‘Every cloud has a silver lining.’ (Idioms with weather words, Part 2)

About Words - Cambridge Dictionaries Online blog


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by Kate Woodford

This is the second of three blog posts on idioms that contain words relating to the weather. Previously, we focused on idioms with stormy words. Today, we’re looking at idioms containing a wider range of weather – sun, rain and clouds.

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‘Cooking up a storm’ and ‘faces like thunder’ (Idioms with weather words, Part 1)

About Words - Cambridge Dictionaries Online blog


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by Kate Woodford

It may not surprise you to hear that the weather features in a lot of English idioms. In many of these, the weather words are used metaphorically, in a way that makes the meaning quite obvious. For example, a storm often features in idioms as something negative, referring to a period of trouble, and a cloud is something that spoils a situation. This post will focus on idioms related to storms, of which there are many!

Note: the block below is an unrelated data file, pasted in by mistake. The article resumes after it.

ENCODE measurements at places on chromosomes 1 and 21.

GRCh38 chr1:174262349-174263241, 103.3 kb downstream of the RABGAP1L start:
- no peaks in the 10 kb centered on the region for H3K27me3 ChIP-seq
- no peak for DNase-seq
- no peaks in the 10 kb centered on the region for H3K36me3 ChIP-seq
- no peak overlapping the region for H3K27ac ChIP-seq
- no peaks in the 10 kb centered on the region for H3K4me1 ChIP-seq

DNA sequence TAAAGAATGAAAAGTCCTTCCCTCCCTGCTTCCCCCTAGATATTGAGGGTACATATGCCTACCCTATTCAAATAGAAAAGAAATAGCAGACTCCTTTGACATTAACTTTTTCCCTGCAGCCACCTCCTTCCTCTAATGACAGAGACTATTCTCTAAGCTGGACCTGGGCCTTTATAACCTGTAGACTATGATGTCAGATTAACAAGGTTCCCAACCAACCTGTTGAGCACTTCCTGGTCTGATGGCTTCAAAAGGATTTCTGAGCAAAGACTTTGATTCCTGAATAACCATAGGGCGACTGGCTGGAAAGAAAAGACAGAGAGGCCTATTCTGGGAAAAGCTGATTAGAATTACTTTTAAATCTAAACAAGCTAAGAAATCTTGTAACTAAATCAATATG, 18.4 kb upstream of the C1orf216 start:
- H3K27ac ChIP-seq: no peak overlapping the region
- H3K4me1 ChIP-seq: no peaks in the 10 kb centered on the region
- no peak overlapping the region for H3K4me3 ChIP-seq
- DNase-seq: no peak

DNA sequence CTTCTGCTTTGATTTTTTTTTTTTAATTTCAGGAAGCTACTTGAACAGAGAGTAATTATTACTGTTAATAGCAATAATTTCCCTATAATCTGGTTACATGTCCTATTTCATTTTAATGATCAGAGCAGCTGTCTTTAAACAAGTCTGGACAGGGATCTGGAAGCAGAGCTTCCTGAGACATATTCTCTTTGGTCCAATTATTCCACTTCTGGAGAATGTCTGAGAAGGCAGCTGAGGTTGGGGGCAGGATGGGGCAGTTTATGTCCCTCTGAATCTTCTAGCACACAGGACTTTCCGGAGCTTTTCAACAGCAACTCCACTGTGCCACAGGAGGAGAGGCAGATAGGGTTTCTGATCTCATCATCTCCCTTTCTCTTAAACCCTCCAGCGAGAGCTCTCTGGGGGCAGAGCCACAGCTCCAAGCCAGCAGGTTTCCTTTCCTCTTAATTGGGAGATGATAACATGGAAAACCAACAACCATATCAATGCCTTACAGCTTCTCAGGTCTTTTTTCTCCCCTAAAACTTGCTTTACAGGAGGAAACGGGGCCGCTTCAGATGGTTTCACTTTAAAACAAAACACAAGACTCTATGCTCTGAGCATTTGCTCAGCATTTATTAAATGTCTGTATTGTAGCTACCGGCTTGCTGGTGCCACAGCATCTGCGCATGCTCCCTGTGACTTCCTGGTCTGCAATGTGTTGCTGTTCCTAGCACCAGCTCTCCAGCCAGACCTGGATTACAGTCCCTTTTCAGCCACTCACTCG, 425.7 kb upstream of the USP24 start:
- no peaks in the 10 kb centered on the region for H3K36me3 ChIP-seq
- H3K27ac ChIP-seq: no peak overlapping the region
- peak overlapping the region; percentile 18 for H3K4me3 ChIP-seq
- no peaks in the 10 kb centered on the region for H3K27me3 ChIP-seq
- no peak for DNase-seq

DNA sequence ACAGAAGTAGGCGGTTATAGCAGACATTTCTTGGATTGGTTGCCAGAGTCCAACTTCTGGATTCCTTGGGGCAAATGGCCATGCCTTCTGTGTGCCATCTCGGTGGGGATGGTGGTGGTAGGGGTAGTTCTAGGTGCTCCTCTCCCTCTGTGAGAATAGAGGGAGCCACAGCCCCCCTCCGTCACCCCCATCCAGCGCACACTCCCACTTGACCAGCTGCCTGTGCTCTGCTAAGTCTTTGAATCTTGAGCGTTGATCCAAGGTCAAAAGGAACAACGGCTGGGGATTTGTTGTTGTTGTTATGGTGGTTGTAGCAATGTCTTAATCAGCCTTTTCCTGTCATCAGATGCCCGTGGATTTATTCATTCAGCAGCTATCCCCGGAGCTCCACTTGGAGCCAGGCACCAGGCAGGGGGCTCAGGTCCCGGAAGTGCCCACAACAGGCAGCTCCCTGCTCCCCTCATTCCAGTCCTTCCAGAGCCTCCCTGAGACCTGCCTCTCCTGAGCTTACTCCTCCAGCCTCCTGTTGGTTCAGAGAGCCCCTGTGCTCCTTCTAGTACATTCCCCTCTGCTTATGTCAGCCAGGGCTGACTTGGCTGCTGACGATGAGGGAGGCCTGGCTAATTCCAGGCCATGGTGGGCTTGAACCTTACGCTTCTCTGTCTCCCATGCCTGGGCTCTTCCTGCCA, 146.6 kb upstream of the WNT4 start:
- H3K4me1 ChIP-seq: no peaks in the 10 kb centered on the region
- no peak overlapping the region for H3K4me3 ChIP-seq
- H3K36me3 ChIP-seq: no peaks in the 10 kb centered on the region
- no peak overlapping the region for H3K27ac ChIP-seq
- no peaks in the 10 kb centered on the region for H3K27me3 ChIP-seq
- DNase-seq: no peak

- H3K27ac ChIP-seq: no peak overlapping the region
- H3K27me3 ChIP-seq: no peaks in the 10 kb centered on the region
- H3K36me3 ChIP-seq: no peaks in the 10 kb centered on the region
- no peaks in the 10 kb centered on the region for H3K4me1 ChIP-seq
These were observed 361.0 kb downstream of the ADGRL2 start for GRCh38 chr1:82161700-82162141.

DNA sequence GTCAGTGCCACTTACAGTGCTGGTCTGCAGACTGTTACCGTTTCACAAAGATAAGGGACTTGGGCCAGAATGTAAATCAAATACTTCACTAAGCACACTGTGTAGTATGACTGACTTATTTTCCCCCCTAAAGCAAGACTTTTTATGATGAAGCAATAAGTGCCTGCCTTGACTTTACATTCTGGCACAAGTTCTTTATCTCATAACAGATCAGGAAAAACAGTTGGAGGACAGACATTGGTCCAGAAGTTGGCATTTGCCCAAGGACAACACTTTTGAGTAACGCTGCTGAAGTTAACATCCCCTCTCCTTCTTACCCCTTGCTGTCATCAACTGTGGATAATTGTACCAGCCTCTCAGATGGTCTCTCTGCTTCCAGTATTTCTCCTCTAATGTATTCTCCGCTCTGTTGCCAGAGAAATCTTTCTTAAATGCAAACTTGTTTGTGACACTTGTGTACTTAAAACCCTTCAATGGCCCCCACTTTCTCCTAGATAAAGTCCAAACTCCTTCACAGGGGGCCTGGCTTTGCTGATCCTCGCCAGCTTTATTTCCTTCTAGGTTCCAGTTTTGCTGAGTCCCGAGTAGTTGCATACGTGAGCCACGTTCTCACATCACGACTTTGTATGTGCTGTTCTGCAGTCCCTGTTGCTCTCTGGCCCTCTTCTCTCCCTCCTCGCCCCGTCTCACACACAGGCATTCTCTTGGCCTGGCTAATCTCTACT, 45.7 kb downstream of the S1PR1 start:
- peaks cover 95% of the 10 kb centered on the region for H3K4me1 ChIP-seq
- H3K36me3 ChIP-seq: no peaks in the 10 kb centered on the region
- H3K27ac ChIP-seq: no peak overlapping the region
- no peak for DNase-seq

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Blood is thicker than water. (Idioms with ‘water’, Part 2)

About Words - Cambridge Dictionaries Online blog


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by Kate Woodford

This is the second of two posts on idioms that contain the word ‘water’. On this blog, we always try to provide you with commonly used, contemporary idioms and this post is no exception!

If you say you will do somethingcome hell or high water, you mean you are very determined to do it, whatever difficulties you may face: I’m going to be at that ceremony next year, come hell or high water!

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